Fuji Acros

11.11.2016

I have always been a huge black and white fan. I used to develop my own film, do the printing myself in a darkroom and loved it. But it was time consuming. Then the switch to digital came, it was easy to "develop" the own color prints and black and white was not in my focus anymore for a long time. With the new fujifilm cameras with the Acros film simulation, I want to test black and white again or revamp my black and white love. Is there a better place to test black and white than Rome? So I took some time in Rome and have been shooting black and white in jpg and raw in parallel, to see, how good the new Acros simulation is in real life:

I needed answers on three questions:

1. Is the new Acros really as good as you can read read in the reviews

2. Would it be good enough that I don't have to go via the raw converter

3. Is the internal processing really that much better than lightroom

One important point what makes this a special and personal review is, that black and white is not black and white. There are people who love grey, and different shades or grey. But for me, I want to see black and white, that means a pictures with real black and real white and lots of contrast. So I made some modification on the Acros setting, to get the contrast I needed. And this is what I got:

Rome
chestnut man

What I can say about the quality is, that I'm pretty impressed. That is exactly what I want to see. blacks and whites, contrast but still a range of tones. Very nice. So the answer on the first question is really yes. It is a good film simulation. Quites nice and I like the results.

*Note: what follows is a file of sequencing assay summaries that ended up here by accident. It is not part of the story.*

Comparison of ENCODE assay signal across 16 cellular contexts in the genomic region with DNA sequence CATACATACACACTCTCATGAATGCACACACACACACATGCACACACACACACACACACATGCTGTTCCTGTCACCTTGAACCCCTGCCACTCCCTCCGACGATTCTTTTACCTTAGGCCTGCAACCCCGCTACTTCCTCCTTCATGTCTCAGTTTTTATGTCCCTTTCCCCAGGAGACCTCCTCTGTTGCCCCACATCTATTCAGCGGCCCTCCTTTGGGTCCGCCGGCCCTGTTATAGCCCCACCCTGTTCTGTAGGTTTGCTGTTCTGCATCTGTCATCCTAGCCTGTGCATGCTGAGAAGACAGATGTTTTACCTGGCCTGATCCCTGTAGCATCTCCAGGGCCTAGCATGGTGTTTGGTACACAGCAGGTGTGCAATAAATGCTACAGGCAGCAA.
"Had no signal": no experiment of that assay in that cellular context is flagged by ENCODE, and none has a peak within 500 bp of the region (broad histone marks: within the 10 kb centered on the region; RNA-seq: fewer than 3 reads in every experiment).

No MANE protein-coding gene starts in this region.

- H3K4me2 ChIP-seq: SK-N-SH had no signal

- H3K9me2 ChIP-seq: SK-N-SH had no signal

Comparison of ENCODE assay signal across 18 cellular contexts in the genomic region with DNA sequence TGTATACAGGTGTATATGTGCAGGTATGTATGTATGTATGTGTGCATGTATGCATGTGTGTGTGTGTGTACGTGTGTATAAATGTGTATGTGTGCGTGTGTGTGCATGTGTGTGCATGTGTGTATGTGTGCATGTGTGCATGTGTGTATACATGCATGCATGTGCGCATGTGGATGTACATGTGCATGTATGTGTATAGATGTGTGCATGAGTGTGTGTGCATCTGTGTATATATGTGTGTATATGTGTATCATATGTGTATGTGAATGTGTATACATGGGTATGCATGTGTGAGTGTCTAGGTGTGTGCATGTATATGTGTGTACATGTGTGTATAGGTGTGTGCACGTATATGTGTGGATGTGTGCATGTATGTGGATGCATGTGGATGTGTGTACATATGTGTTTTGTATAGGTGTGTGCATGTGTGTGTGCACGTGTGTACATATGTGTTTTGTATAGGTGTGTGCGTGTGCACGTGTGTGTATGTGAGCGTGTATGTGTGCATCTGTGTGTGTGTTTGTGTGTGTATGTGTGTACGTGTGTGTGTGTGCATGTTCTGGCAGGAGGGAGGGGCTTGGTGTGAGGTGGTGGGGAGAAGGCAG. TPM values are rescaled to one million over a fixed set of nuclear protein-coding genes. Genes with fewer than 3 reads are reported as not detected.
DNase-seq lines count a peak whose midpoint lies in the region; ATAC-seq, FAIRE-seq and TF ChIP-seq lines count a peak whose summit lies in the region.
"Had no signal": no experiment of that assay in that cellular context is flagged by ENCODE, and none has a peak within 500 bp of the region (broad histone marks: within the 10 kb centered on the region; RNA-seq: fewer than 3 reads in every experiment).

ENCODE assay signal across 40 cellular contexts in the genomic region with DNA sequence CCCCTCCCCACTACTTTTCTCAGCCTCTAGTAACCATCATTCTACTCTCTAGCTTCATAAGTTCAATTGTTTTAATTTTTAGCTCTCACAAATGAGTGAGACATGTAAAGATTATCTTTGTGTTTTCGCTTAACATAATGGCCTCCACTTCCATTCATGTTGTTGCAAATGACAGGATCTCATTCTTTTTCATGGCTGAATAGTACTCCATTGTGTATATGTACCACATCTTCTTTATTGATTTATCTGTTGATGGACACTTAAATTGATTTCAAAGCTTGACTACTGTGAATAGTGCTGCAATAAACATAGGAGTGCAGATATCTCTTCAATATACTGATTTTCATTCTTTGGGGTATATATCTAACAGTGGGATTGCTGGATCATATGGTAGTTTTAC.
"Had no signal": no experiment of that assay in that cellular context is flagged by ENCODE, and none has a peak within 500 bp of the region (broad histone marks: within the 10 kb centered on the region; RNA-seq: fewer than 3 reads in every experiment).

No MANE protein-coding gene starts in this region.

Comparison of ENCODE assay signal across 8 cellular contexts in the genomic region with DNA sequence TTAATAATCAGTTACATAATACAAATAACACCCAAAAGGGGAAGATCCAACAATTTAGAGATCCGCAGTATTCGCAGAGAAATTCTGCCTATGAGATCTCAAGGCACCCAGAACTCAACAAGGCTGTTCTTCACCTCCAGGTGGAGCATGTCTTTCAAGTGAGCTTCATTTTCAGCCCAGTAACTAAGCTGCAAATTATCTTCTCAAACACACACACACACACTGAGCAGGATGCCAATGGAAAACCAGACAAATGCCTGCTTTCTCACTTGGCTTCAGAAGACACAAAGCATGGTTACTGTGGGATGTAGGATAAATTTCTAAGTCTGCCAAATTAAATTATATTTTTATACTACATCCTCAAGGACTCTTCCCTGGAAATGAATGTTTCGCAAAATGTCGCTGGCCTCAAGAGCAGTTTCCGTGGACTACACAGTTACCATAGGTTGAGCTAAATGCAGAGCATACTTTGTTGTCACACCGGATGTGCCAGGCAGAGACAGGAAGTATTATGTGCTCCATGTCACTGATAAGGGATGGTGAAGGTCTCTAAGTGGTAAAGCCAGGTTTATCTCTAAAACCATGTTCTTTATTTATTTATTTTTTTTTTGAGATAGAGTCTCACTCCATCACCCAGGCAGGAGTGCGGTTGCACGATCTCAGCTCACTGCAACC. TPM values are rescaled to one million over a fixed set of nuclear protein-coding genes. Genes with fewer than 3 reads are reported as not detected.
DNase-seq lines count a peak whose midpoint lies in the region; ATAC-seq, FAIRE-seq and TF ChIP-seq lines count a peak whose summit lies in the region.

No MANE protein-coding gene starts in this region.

Are they good enough that I don't always have to go via a converter and silver effex, or other tools? I would say yes, they will look nice in prints, I pretty sure. And that directly our of the camera. Well done Fuji.

But how good is the internal processing compared to an external one? There are a lot of people who are saying that you can't get the same quality in lightroom, it is the fuji magic and so on. Is this right? Below there is one OOC and one developed in lightroom, with the Acros setting and and increas of the contrast via the curve. I doubt that anybody could tell wich one is the ooc and wich is the raw.

A deeper view, just to understand if there is a better grain in the ooc file, and if there are more differences. I have added no extra grain to the raw development, so on the right it is the sensor noise.

One small difference is, that there is grain in the bright white part in the ooc jpp like in a analog black and white print. That is nice. Will you see that difference in a print? I doubt.

The next difference is about the "grain" in general. I have no experience with the film Acros and high iso so I don't know if that is the real Acros grain, but for me, it look more digital on the left, than on the right. But that is a personal feeling and I might be wrong.

The face does look in the ooc jpg more waxy than in the raf. But that is really on pixelpeeping level. Will you see that difference in a print. I really don't think so, but I will test it for sure.

From my point of view, I have to disagree with a lot of other bloggers. The internal camera processing is not better or ahead of the lightroom processing. At least not in my examples. I will do some more testing about that. But on pixelpeeping level, I would say the lightroom Acros setting with a little bit of curve tweaking will give you the better results. Will that make a huge difference. No, not at all, and the ooc jpgs are still very good and usable. Another nice feature of the Fuji X-T2 and X-Pro2.

And at the end of the day I got 2 yes and one no and nice black and white picutres. Good result.

A few more black and whites from Rome:

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